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Sphere-Packing porosity development

  1. Aug 16, 2011 #1
    If you have a large collection of hard sphere's and drop them into a bucket, then shook the bucket, would the sphere's rearrange themselves into a more tightly packed state i.e. lower porosity.
     
  2. jcsd
  3. Aug 17, 2011 #2
    Hello, marku, welcome to physics forums.

    That's a strange question as it surely depends how you dropped them in in the first place.

    Perhaps if you told us more about the background to this question you might get a better answer.
     
  4. Aug 17, 2011 #3
    Thank you. I mean randomly dropped, for example poured using another bucket. Or another example maybe if using a computer you randomly generated the position of the particles in mid-air in a volume (with walls i.e. bucket), then you let the spheres settle (according to gravity), and began shaking.
     
  5. Aug 17, 2011 #4
    Well that isn't much background to go on.

    I don't know if you are aware there is a theoretical maximum packing density of spheres (minimum insterstitial voids).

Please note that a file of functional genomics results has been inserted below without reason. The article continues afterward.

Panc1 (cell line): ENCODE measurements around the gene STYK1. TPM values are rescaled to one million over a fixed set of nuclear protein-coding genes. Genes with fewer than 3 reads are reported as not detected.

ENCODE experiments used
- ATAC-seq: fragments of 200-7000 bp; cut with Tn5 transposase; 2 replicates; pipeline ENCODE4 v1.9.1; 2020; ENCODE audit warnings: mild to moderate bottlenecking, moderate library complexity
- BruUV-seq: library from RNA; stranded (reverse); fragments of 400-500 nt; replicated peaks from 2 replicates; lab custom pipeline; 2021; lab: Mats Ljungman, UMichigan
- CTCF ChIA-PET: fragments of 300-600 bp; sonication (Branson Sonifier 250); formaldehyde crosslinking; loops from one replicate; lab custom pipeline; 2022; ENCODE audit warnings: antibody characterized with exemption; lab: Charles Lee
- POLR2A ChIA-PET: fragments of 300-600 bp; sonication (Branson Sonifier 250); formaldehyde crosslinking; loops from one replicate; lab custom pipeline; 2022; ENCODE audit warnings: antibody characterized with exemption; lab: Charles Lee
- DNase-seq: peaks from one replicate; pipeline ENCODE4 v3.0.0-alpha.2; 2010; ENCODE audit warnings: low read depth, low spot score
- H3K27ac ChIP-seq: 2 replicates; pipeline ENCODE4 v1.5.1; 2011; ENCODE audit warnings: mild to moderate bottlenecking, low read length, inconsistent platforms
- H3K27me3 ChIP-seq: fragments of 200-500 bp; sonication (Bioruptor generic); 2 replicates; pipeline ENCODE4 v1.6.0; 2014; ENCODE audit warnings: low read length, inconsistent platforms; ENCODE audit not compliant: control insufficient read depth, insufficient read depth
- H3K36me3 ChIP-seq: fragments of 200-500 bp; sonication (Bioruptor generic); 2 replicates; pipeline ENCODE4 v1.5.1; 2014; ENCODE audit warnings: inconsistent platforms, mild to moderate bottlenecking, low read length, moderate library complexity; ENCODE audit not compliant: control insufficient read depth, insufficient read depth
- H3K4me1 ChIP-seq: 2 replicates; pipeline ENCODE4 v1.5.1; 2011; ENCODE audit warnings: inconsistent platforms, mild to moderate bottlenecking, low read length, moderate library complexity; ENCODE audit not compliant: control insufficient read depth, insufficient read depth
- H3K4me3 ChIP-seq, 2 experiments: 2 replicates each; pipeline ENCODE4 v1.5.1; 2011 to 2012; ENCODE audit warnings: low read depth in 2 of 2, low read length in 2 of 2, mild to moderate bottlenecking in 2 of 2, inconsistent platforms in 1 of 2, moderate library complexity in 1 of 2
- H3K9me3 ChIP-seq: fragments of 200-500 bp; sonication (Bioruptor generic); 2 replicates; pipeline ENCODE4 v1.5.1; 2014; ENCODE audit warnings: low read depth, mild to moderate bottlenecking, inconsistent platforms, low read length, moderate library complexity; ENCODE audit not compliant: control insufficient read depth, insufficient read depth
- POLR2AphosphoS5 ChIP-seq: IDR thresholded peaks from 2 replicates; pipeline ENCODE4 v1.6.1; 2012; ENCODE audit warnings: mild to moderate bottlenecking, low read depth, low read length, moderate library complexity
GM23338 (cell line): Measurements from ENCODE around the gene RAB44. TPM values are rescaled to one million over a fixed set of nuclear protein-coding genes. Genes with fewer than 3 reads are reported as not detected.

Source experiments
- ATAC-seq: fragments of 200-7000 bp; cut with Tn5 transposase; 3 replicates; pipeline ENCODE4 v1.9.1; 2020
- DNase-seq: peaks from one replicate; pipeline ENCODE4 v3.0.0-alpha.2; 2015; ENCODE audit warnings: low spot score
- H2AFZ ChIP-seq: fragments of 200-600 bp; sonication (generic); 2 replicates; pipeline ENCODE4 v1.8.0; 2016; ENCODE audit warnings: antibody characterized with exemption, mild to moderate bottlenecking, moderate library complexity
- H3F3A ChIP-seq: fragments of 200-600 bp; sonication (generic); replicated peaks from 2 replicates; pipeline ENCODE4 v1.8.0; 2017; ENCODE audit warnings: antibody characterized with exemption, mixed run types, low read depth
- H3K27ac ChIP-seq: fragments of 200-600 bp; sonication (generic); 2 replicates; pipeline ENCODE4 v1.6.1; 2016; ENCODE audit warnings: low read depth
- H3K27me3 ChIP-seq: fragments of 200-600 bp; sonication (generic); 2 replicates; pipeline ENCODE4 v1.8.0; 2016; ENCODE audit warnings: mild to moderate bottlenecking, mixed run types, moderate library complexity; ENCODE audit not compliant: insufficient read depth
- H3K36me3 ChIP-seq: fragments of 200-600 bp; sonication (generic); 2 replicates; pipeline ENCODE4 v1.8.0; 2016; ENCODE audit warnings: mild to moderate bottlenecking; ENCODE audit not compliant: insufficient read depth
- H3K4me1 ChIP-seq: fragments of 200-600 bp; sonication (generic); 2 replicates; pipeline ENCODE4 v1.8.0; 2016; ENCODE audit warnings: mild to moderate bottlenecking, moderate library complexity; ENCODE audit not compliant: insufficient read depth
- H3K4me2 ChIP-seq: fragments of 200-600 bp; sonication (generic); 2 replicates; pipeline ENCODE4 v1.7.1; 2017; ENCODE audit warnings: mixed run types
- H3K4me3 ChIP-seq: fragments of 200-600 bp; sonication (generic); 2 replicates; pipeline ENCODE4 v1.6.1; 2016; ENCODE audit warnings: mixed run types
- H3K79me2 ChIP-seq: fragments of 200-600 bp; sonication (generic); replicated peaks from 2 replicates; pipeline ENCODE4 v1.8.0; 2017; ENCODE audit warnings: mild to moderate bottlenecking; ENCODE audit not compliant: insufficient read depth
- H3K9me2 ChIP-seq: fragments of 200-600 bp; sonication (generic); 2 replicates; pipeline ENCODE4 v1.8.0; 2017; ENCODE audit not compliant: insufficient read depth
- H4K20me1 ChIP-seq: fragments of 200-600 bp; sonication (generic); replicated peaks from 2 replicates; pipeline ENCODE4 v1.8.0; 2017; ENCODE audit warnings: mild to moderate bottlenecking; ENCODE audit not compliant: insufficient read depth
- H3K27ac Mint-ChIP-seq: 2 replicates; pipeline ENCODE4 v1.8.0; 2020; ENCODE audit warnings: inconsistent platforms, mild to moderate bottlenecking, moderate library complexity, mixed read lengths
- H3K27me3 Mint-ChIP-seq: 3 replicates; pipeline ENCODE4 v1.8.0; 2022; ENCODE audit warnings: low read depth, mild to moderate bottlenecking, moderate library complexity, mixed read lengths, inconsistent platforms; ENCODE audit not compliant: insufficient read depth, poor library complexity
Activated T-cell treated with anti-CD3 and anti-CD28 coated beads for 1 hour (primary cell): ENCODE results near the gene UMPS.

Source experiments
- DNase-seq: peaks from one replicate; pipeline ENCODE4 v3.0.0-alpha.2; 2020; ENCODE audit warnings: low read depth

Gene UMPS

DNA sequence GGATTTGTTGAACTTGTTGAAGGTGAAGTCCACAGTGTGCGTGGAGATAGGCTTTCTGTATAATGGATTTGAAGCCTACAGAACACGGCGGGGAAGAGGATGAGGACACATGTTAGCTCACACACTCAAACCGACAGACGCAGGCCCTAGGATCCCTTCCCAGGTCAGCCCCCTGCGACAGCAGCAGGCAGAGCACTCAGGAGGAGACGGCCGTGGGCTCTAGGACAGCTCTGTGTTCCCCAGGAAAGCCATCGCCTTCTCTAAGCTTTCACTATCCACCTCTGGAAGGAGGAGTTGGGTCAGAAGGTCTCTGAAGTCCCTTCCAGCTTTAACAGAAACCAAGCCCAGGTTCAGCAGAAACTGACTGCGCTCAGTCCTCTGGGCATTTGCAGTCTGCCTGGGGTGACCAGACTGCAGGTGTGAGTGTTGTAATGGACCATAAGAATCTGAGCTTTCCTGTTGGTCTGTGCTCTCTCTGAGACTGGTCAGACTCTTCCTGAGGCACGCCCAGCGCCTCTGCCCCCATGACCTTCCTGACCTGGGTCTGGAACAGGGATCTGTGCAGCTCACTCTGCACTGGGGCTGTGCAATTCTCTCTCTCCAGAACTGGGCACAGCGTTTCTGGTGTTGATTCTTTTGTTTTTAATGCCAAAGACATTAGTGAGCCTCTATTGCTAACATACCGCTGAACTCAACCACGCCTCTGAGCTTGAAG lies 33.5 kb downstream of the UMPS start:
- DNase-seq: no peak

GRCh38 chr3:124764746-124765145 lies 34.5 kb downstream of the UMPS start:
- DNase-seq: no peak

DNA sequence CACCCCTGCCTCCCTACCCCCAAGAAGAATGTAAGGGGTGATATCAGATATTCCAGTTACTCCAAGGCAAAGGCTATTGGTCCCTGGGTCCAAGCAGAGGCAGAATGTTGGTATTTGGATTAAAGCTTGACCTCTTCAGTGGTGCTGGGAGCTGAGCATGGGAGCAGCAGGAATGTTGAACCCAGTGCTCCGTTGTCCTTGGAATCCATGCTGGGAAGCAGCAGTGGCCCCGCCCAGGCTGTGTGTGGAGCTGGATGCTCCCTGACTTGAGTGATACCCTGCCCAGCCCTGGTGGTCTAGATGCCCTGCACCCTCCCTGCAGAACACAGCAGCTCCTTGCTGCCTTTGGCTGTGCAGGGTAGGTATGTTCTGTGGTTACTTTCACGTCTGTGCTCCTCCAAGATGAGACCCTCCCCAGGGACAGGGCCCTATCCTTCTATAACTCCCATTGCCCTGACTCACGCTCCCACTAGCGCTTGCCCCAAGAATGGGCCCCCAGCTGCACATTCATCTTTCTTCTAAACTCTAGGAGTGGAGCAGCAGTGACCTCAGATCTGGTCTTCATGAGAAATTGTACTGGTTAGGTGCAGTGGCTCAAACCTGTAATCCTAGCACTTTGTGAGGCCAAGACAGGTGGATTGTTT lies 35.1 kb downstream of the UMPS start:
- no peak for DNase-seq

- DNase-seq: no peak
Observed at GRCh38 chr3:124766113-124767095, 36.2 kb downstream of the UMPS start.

This corresponds to one of the crystal structures, but there are other stable structures.

    But then you might be interested in the mechanism by which the spheres pack down.
    This is used in defect theory in materials science.

    Both subjects occupy whole books.

    Then again the above generally concentrates on the material present. Your question was in terms of the voids.
    This is often discussed in soil mechanics or concrete mix design.

    So what are your thoughts?
     
  6. Aug 17, 2011 #5
    This might be helpful: http://en.wikipedia.org/wiki/Kepler_conjecture "Experiment shows that dropping the spheres in randomly will achieve a density of around 65%". I think how much they settle down would depend on the size of the balls and the diameter of the bucket.
     
    Last edited: Aug 17, 2011
  7. Aug 17, 2011 #6
    Good link that!
     
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